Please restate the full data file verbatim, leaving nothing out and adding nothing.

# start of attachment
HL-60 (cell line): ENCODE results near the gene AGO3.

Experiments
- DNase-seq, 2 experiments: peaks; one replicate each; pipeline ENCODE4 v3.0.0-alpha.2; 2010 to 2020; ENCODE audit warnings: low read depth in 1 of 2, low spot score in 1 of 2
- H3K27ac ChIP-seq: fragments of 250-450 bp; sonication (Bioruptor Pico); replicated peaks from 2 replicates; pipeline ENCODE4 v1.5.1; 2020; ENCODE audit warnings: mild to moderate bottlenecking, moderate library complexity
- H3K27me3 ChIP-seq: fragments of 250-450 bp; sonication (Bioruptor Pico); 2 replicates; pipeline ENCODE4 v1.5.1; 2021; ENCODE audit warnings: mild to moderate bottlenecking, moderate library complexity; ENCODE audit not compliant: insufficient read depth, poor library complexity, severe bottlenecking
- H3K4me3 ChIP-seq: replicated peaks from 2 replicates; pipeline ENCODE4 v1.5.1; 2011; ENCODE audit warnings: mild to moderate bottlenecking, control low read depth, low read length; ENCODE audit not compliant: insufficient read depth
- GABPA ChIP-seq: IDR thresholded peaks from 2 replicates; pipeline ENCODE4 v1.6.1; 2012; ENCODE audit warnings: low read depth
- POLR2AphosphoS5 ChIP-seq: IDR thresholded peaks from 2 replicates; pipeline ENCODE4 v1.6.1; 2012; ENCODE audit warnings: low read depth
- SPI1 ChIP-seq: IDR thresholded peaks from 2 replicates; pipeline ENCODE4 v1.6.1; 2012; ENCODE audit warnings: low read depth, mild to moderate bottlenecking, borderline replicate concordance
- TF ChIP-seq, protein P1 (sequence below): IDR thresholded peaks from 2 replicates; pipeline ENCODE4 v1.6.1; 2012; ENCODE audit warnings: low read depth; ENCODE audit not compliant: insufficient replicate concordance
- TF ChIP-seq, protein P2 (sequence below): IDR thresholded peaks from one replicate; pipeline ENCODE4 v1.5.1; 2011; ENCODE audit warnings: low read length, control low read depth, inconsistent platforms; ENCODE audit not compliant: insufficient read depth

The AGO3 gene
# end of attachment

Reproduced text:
HL-60 (cell line): ENCODE results near the gene AGO3.

Experiments
- DNase-seq, 2 experiments: peaks; one replicate each; pipeline ENCODE4 v3.0.0-alpha.2; 2010 to 2020; ENCODE audit warnings: low read depth in 1 of 2, low spot score in 1 of 2
- H3K27ac ChIP-seq: fragments of 250-450 bp; sonication (Bioruptor Pico); replicated peaks from 2 replicates; pipeline ENCODE4 v1.5.1; 2020; ENCODE audit warnings: mild to moderate bottlenecking, moderate library complexity
- H3K27me3 ChIP-seq: fragments of 250-450 bp; sonication (Bioruptor Pico); 2 replicates; pipeline ENCODE4 v1.5.1; 2021; ENCODE audit warnings: mild to moderate bottlenecking, moderate library complexity; ENCODE audit not compliant: insufficient read depth, poor library complexity, severe bottlenecking
- H3K4me3 ChIP-seq: replicated peaks from 2 replicates; pipeline ENCODE4 v1.5.1; 2011; ENCODE audit warnings: mild to moderate bottlenecking, control low read depth, low read length; ENCODE audit not compliant: insufficient read depth
- GABPA ChIP-seq: IDR thresholded peaks from 2 replicates; pipeline ENCODE4 v1.6.1; 2012; ENCODE audit warnings: low read depth
- POLR2AphosphoS5 ChIP-seq: IDR thresholded peaks from 2 replicates; pipeline ENCODE4 v1.6.1; 2012; ENCODE audit warnings: low read depth
- SPI1 ChIP-seq: IDR thresholded peaks from 2 replicates; pipeline ENCODE4 v1.6.1; 2012; ENCODE audit warnings: low read depth, mild to moderate bottlenecking, borderline replicate concordance
- TF ChIP-seq, protein P1 (sequence below): IDR thresholded peaks from 2 replicates; pipeline ENCODE4 v1.6.1; 2012; ENCODE audit warnings: low read depth; ENCODE audit not compliant: insufficient replicate concordance
- TF ChIP-seq, protein P2 (sequence below): IDR thresholded peaks from one replicate; pipeline ENCODE4 v1.5.1; 2011; ENCODE audit warnings: low read length, control low read depth, inconsistent platforms; ENCODE audit not compliant: insufficient read depth

The AGO3 gene